In March this year, councillors voted against submitting the South Oxfordshire plan for examination after officers warned that uncertainty over the delivery of 3,000 homes at the airfield could lead to the plan being found unsound.
Landowner Homes England had been unable to reach an agreement on the site’s future with tenant the Martin-Baker Aircraft Company and has threatened the use of compulsory purchase order (CPO) powers.
The decision led to the resignation of council leader John Cotton, who had been pushing for the plan to be submitted based on the Chalgrove Airfield allocation.
South Oxfordshire subsequently sought approval from the government for a delay to its local plan process while officers examined alternative sites for inclusion in the strategy.
Now, council officers have produced an updated draft local plan, which still includes Chalgrove Airfield but also three sites adjacent to the city of Oxford.
These are: land at Grenoble Road near the Kassam Stadium, Bayswater Brook to the north east of Oxford, and Northfield to the south east of the city.
According to an officers report, the plan earmarks Grenoble Road for about 1,700 homes, land north of Bayswater Brook for about 1,100 homes, and Northfield for approximately 1,800 homes.
The strategic allocations all involve removing green belt and revising green belt boundaries, the report states.
In a statement, the council said inclusion of the sites was intended "to make the plan sound and should ease concerns about any individual housing sites not being deliverable".
The new plan also proposes providing a total of 4,950 homes to meet neighbouring Oxford City Council's unmet need, in line with an agreement signed by the county's planning authorities.
The previous version of the plan had proposed just 3,750 homes towards Oxford City Council’s unmet need - 1,200 less than the other authorities in the county believed was necessary.
The plan now proposes a total of 22,775 new homes up to 2033, compared to 21,000 homes in the previous version. It also allocates 37.5 hectares of employment land.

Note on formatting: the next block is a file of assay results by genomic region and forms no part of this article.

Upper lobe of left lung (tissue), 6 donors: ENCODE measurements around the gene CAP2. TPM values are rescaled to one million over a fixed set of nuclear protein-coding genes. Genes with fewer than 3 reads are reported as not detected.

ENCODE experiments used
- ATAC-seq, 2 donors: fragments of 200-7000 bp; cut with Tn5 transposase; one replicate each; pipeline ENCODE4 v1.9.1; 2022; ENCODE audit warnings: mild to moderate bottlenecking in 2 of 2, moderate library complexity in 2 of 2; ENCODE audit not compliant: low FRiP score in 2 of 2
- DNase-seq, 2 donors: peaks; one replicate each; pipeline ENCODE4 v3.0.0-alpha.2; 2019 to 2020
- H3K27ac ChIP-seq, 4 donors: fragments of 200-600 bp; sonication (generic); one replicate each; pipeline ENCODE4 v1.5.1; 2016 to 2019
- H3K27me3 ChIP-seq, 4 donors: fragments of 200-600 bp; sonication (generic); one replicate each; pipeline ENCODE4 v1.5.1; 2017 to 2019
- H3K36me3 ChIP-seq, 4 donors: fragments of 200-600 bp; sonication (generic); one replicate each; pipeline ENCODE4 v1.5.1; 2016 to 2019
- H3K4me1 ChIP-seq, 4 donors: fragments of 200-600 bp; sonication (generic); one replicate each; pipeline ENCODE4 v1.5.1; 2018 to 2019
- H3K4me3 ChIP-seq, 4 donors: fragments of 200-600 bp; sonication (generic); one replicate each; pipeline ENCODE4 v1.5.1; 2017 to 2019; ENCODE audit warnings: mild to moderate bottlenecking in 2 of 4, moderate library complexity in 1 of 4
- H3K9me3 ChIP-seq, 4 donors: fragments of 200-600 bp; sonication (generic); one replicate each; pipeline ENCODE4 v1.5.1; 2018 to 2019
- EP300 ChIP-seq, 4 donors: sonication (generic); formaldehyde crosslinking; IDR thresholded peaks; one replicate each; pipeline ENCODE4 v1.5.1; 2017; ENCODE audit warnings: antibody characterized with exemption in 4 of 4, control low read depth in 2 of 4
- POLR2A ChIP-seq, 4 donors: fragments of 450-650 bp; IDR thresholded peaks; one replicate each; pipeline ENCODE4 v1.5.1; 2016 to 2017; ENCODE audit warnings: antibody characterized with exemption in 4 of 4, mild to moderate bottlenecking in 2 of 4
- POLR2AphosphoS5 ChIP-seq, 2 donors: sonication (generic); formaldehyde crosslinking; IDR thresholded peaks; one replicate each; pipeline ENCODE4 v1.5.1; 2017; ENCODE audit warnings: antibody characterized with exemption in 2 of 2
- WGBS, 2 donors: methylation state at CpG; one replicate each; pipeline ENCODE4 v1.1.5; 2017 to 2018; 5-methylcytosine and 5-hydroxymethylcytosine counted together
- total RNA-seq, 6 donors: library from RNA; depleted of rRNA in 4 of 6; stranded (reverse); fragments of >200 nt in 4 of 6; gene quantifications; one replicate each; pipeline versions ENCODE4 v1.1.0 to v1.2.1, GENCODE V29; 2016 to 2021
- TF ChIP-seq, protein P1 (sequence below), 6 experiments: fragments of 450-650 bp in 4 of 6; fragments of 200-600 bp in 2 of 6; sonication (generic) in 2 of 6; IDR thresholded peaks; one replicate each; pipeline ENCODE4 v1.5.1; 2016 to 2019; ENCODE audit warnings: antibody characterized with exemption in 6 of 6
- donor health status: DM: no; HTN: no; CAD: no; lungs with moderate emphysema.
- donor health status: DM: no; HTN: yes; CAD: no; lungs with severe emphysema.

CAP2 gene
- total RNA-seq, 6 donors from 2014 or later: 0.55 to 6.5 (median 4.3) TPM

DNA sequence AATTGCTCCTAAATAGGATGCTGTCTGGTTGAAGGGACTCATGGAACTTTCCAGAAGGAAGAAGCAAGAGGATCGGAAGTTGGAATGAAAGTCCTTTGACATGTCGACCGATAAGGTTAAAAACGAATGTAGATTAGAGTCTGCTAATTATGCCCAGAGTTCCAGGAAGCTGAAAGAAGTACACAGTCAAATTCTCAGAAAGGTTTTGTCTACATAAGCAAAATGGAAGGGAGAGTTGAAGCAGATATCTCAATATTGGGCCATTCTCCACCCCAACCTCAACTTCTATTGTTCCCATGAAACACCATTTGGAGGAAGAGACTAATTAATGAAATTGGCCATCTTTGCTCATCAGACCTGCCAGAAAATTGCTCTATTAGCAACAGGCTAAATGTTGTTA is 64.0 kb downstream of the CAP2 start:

Jane Murphy, leader of South Oxfordshire District Council, said: "It’s vital we have a sound plan that has the best chance of being approved by a planning inspector.
"We’re aiming to publish the plan in the new year to give everybody a final chance to provide their thoughts, which we will then submit to the government along with the plan in March."
Susan Brown, leader of Oxford City Council, added: "We welcome the inclusion of land to the South of Grenoble Road known as the South Oxford Science Village, as a mixed-use development, including housing, in the recently published South Oxfordshire District Plan.
"The city council has a long-held view that urban extensions are best located on the edge of the city, especially as they are then well-placed to address a proportion of Oxfordshire’s unmet housing need."
According to South Oxfordshire Council, the draft plan will be considered by its scrutiny committee on 13 December, then by the cabinet on 18 December.
The cabinet will make a recommendation to be considered at the full council meeting on 20 December, where councillors will vote on the plan going out for public consultation on 7 January for a minimum of six weeks.
South Oxfordshire is one of six local authorities signed up to the Oxfordshire housing and growth deal, requiring the councils to produce a joint statutory spatial plan for delivery of 100,000 homes between 2021 and 2031, in return for £215 million of government infrastructure investment.